On the topic of Sherlockian subjects some people just don't get -- in preparation for the season finale, I watched the penultimate episode of CBS's Elementary for season six today.
In under two weeks we come to the sixth anniversary of that show's first appearance. In under two days, it's much-delayed sixth season winds up. It seems to wind down about a million in viewership each year, but CBS has seen enough syndication value in Elementary to give it a full seven season run. It gets the nod of a panel or three at 221B Con, hundreds of works of fanfic, and the occasional talk-up on one of the usual Sherlockian news feeds like the Norwegian Explorers Facebook, so it definitely has its fans.
But, man, I still don't get it.
Watching "Fit to Be Tied," which brought back the serial strangler who posed as an addiction-group friend to Elementary's Sherlock, who had brain damage at that point, early in the season when last I watched . . . well, it might as well have been a random show in another language. I just didn't see the Sherlock Holmes in it. Police procedural, yes. Those New York precinct rooms are unmistakeable. But Sherlock Holmes?
And when the episode got done with all its quietly talky parts, there was this whole Jason Voorhees/Michael Myers part where the serial strangler attacks Joan Watson and slowly stalks her through her house, vanishing the minute she connects with a desperate stab at him with a broken airplane propeller (?), that had I not known the character, would have mistaken for some standard TV movie damsel in distress.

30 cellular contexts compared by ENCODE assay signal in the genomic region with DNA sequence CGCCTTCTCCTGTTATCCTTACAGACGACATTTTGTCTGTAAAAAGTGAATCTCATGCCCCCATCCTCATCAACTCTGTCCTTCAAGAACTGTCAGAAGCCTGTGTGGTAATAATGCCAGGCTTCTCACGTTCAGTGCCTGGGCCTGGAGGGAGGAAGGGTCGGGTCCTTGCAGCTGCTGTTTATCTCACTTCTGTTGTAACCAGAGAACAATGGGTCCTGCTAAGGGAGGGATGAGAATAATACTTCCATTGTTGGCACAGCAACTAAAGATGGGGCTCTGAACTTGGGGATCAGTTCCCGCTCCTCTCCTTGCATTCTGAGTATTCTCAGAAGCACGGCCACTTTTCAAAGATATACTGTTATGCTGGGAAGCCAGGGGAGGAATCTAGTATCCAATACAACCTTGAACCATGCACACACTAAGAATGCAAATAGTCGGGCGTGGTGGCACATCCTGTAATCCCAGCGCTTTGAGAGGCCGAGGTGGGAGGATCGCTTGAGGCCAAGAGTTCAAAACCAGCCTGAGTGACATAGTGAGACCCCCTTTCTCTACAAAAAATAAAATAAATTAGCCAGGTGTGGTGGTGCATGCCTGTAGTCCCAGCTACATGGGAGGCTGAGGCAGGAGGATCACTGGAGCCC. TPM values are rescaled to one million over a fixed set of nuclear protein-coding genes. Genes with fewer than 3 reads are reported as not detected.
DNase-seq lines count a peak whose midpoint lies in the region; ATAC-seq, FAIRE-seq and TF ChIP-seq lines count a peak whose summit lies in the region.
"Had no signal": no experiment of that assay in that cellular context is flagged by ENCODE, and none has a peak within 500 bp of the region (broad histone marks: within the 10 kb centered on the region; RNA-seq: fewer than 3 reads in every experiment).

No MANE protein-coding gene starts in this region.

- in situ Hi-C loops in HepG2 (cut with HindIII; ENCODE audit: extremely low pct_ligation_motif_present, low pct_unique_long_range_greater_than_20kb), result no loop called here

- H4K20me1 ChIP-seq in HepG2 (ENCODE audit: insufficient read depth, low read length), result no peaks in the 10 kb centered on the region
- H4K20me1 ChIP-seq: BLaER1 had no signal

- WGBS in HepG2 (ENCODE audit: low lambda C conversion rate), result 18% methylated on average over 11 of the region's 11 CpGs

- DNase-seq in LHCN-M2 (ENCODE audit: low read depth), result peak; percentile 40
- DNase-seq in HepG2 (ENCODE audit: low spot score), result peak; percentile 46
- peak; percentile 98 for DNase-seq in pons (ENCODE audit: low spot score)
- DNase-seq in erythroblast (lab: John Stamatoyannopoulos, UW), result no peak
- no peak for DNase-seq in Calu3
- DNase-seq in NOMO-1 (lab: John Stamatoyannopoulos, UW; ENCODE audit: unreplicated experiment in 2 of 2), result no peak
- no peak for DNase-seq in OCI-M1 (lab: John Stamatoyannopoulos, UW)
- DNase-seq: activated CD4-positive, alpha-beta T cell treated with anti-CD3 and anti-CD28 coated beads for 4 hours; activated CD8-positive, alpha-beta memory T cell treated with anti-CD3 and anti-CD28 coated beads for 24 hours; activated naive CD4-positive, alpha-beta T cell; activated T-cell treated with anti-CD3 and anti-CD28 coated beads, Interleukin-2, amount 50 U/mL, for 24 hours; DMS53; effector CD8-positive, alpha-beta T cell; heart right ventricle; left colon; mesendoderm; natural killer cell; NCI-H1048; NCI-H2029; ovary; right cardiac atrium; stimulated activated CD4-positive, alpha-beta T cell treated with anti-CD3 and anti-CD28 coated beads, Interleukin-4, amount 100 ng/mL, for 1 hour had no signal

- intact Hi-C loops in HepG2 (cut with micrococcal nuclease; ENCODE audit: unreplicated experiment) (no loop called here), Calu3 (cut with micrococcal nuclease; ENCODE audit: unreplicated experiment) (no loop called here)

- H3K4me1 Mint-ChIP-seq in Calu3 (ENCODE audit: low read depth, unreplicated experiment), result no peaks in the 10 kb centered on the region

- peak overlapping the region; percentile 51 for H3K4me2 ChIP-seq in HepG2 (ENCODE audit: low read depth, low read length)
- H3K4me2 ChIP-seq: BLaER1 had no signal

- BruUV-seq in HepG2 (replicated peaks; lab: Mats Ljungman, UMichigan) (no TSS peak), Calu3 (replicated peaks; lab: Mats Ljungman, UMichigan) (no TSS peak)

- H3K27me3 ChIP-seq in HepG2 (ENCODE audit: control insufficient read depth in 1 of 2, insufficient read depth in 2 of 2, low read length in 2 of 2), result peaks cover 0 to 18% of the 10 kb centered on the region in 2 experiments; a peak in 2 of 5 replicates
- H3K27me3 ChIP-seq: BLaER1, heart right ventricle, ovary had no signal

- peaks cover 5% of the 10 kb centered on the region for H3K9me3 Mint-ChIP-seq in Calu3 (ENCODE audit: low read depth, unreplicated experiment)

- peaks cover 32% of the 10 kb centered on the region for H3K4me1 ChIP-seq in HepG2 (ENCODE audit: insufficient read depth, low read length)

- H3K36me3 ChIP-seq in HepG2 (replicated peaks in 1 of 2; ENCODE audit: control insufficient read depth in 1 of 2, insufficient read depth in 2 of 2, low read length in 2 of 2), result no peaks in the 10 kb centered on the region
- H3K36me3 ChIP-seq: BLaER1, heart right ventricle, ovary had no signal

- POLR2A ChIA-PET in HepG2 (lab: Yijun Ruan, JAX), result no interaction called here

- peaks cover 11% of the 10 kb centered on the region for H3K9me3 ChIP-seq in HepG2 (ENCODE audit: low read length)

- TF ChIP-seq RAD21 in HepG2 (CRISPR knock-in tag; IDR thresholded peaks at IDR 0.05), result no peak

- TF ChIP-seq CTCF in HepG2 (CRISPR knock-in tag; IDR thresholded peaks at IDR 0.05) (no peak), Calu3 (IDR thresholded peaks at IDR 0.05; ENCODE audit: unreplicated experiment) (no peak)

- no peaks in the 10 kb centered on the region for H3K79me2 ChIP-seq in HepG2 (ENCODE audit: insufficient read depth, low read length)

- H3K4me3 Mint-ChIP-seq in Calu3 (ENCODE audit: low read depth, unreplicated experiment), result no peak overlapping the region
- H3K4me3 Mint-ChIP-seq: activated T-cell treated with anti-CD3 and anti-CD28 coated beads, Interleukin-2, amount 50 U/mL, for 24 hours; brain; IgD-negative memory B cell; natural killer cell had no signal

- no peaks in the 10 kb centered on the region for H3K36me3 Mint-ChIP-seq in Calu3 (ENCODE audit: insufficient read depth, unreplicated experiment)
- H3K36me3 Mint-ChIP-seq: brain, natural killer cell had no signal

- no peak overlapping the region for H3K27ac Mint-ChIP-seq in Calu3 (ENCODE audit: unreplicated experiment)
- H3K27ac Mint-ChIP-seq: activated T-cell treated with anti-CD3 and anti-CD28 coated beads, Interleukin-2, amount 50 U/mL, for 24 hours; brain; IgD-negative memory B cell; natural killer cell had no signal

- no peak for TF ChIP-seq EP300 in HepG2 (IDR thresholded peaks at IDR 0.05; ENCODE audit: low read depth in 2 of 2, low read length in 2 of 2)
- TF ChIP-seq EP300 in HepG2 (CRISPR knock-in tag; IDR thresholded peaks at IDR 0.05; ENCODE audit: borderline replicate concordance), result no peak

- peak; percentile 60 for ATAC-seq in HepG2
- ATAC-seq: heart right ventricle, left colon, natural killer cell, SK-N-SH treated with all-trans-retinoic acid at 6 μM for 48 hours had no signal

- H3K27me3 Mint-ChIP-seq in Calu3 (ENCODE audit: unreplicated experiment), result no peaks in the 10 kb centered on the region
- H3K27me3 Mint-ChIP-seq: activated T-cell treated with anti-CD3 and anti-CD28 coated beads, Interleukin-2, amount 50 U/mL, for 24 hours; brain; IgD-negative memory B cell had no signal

So I went in search of what people enjoyed about this episode. First stop, IMDB, where no user comments had been posted yet. The second, at TellTaleTV.com, written by someone who is plainly on the side of the show, expresses frustrations at the primary mystery, a necessary suspension of disbelief required by the plot, and holds out hope for next week's episode improving upon what happened in this one. TV Fanatic's review gets into all of the character soap opera details from the season that's winding down, makes a few observations on the main mystery as well, and then gets into the same unlikely-seeming cliffhanger the episode left us with. Rotten Tomatoes had nothing on the episode, but did have five critics willing to give it a "Fresh" rating, three after the first episode of season six, one a few more in, and one in August.
The thread one can see running through all of this is that the characters of Lucy Liu's Joan Watson and Jonny Lee Miller's Sherlock have their fans. The mysteries may be better or worse from episode to episode, but it seems like it's the characters that people enjoy about this show. And the season finale is definitely about those characters, as they try to prove Joan's innocence from a charge that makes no sense to viewers of this week's episode, mainly through quietly talking about things, if the promo scene with Joan's lawyer is any indication.
But again, I just don't get this show, nor its relation to Sherlock Holmes as we have known him. How did that "Fresh" critic on Rotten Tomatoes from the Hindustan Times put it? "Will this show ever stand up and be counted among the best Sherlock productions ever? Probably not. But it sure is going where other Sherlocks are afraid to step."
Yes. Yes, it is. On to the finale.